ACCOUNTING-Chief scientist’s dual roles damaging to office, committee finds ORIETTA GUERRERA

Accounting
Headline 3.7concerns about regulatory capture

Chief scientist’s dual roles damaging to office,
committee finds
ORIETTA GUERRERA

The position of the Federal
Government’s chief scientist should be full-time, a Senate committee has
recommended after it found there was a conflict between Robin Batterham’s
duties in the role and his role as chief technologist for mining giant Rio Tinto.

The committee, which has been
investigating the potential for a conflict between Dr Batterham’s two part-time
positions, said the public’s faith in the office had been eroded because of his
dual roles.
However, it concluded there was no
evidence that Dr Batterham “had behaved inappropriately or
improperly”.

The committee initiated the inquiry
after the Government did not allow Dr Batterham to appear before a Senate
Estimates Committee to answer conflict of interest allegations.

Greens leader Bob Brown has raised
concerns about Dr Batterham’s advice on the largely untested process of burying
greenhouse gas emissions, which is favoured by the coal mining industry.
Yesterday Senator Brown called for Dr Batterham’s resignation – which the
report did not recommend.

The majority report, supported by
Labor, the Democrats and Greens, made four recommendations, including that the
position be made full-time and that it be subject to the same accountability
measures as other senior public servant offices.

The committee said that “potential
and apparent conflicts of interests” which arose from Dr Batterham’s dual
roles were as damaging to the Office of Chief Scientist as “any real
conflict of interest”. However, in a dissenting report, Government
senators rejected that there was a conflict.

Accounting
Headline 7.7implications of
the release of new accounting standards

Foster’s: less goodwill, higher earnings
ANTHONY HUGHES

The challenges facing investors seeking
a true picture of a company’s earnings during the impending profit reporting
season were underlined again on Friday when Foster’s flagged it would report a
$1.2 billion reduction in net assets under new accounting standards.

The transition to international
financial reporting standards (IFRS) means Foster’s net assets will fall from
$4.6 billion to $3.37 billion based on its last reported balance sheet, mainly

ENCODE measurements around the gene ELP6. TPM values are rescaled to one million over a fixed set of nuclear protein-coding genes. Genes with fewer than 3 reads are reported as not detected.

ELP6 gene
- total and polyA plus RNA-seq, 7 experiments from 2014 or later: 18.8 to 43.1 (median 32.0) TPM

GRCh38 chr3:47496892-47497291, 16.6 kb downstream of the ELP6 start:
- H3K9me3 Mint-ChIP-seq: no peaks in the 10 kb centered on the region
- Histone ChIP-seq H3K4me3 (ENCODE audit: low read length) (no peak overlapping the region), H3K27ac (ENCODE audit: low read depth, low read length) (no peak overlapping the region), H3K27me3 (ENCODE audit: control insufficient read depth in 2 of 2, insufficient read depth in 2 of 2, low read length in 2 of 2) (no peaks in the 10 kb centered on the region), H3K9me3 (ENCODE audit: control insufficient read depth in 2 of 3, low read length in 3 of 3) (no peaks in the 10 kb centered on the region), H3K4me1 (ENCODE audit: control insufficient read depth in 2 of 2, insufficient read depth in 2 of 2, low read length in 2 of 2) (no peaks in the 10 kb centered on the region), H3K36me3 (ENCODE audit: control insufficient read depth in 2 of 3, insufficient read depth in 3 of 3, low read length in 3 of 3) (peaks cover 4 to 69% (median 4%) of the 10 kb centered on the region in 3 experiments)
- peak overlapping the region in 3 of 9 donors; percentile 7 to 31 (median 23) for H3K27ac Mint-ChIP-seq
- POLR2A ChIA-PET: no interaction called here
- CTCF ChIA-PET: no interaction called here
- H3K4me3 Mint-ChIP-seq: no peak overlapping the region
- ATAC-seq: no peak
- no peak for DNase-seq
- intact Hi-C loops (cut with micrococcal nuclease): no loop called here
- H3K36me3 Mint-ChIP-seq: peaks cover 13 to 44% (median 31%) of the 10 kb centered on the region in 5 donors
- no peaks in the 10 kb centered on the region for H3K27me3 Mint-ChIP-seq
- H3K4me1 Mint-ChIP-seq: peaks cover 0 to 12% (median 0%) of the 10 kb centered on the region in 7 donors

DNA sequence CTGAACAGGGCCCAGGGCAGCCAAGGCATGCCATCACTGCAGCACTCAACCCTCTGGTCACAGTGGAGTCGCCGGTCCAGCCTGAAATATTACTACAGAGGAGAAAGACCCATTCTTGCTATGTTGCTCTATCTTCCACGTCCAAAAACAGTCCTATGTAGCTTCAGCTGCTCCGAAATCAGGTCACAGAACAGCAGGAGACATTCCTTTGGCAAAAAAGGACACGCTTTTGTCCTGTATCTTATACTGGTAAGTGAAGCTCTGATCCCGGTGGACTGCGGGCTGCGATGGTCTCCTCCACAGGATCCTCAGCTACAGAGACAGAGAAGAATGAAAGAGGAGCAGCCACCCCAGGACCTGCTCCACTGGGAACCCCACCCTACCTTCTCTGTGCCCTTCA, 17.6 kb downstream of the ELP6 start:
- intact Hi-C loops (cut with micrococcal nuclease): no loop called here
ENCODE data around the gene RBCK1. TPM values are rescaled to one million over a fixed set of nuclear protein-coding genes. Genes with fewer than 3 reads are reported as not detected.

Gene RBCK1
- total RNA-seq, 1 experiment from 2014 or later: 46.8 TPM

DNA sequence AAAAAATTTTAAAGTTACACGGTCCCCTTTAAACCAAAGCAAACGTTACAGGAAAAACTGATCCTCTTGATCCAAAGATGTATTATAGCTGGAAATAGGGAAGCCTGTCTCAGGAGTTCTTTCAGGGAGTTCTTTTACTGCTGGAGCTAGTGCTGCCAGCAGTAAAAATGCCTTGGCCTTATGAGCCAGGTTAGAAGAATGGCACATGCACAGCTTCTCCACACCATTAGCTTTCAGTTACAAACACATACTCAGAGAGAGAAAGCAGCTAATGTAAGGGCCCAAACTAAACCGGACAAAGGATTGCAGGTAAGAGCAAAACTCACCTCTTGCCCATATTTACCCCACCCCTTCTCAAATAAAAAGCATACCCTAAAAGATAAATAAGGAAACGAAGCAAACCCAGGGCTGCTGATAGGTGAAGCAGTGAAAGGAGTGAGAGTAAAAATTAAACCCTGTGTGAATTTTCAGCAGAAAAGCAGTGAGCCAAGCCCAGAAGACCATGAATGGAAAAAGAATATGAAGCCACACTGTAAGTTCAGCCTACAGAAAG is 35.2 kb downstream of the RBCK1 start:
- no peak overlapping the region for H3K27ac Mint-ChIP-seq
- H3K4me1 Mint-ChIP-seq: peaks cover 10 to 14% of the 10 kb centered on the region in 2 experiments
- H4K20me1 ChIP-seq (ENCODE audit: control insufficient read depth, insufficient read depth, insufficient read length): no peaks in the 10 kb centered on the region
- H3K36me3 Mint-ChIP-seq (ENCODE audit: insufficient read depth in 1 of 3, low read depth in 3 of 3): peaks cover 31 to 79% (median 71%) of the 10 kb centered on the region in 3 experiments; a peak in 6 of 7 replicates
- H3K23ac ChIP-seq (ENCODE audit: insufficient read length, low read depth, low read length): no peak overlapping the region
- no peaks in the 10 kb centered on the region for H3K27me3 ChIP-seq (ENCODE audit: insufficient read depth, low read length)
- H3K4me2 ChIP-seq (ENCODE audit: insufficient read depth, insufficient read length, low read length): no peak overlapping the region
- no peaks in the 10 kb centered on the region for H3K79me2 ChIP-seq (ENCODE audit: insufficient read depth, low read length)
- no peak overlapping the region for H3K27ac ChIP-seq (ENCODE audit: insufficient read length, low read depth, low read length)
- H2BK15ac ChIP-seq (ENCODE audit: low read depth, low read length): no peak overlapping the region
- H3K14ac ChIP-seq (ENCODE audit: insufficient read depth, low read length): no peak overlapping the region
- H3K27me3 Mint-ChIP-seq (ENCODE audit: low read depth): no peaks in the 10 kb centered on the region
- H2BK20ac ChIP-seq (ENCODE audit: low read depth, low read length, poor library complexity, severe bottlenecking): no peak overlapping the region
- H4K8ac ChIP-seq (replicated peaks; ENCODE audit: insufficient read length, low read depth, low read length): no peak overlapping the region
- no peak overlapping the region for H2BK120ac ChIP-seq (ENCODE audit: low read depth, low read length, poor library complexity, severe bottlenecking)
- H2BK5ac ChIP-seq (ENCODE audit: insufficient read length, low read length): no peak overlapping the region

as a result of the internally generated goodwill on brand names not being
recognised.

The other major contributor to the
reduction is the requirement to allow for deferred tax liabilities based on
difference between the carrying value of assets and their cost base.

Despite scepticism about the likely
success of Foster’s recent $3 billion acquisition of winemaker Southcorp and
Foster’s ability extract sufficient merger synergies, the changes to the
reported accounts do not relate to any issues with that acquisition. The
brewing and winemaking group told analysts the balance sheet adjustments
wouldn’t affect its cash flows or ability to pay dividends.

But reported profits will be higher
than they otherwise would be because of the removal of goodwill amortisation
charges.

Under the standards, goodwill is
instead subject to an annual ‘impairment test’, with the elimination of
amortisation expenses boosting reported profits. If the new standards were
applied to Foster’s half-year accounts to December 31, 2004, the company would
have made a net profit of $783.2 million versus the $757 million reported.

The reduced asset base reported by
companies such as Foster’s will also mean they will report more favourable
returns on these written-down asset values.

The transition to new standards has raised
concerns that companies will announce potentially misleading profit numbers and
will be reluctant to predict future profits because of the uncertainty around
some aspects of the standards. There is also concern about how credit ratings
agencies will react to such wild swings in balance sheet values.

But the adoption of the standards will
make it easier for investment analyst to compare companies to their global
peers. In Foster’s case, this means investment analysts will be able to better
discern whether it is outperforming or underperforming global wine and brewing
peers such as Diageo and Pernod Ricard.

ABN Amro Asset Management’s Mark Nathan
said: ‘It differs by company and industry. There will be some concern over
whether the new standards result in a less realistic portrayal of what’s
happening than the current Australian standards, but by and large it’s an
improvement.’

However, Goldman Sachs JBWere said in a
note to clients that given the shortened period in which companies must now
report their results, the new standards ‘would only add to the data overload
during the last two to three weeks of August’. Foster’s closed 2¢ higher at
$5.46.

QUESTIONS:

1. (500 words) Read accounting headline 3.7, and explain the
Senate committee’s concern from a capture theory perspective.

2. (500 words) Read accounting headline 7.7 and, adopting a
Positive Accounting Theory perspective, consider the following issues:

a)
If a new accounting standard impacts on
profits, should this impact on the value of the firm, and if so, why?
b)
Will the impositon of a particular
accounting method have implications for the efficiency of the organisation?

3. (500 words) Critically
analyse and evaluate the arguments for, and against, for each of the case
studies. Which arguments do you consider to be more compelling? (In other
words, what is your opinion?)

Note:
·
book used FINANCIAL ACCOUNTING THEORY 3RD
EDITION BY CRAIG DEEGAN
·
you may use other
sources to support your view, properly referencing

 

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